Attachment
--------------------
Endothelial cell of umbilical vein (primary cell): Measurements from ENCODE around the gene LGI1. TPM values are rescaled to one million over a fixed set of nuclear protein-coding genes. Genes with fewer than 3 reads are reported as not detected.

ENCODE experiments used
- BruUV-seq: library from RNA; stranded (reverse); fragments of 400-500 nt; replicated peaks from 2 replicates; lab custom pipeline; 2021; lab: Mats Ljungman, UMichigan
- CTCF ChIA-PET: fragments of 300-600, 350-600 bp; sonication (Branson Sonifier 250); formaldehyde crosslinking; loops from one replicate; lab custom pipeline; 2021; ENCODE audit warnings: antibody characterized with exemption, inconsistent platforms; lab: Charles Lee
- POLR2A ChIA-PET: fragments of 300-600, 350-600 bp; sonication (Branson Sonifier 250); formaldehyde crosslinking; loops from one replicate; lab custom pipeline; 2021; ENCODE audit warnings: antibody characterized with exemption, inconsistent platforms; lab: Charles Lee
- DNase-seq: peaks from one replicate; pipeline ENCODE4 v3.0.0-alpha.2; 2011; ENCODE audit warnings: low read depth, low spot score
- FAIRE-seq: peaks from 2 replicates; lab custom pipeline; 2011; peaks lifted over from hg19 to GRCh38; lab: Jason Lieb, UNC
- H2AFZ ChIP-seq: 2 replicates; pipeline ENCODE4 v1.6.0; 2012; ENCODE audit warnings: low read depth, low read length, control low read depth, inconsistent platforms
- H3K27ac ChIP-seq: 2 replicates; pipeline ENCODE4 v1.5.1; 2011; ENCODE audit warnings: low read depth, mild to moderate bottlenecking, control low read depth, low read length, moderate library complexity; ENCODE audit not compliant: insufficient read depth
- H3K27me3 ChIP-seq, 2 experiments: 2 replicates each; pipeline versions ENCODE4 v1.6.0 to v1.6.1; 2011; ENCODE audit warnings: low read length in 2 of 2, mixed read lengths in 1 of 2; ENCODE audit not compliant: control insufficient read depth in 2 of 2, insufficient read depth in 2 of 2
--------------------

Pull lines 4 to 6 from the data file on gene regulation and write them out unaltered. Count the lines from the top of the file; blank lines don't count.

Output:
- CTCF ChIA-PET: fragments of 300-600, 350-600 bp; sonication (Branson Sonifier 250); formaldehyde crosslinking; loops from one replicate; lab custom pipeline; 2021; ENCODE audit warnings: antibody characterized with exemption, inconsistent platforms; lab: Charles Lee
- POLR2A ChIA-PET: fragments of 300-600, 350-600 bp; sonication (Branson Sonifier 250); formaldehyde crosslinking; loops from one replicate; lab custom pipeline; 2021; ENCODE audit warnings: antibody characterized with exemption, inconsistent platforms; lab: Charles Lee
- DNase-seq: peaks from one replicate; pipeline ENCODE4 v3.0.0-alpha.2; 2011; ENCODE audit warnings: low read depth, low spot score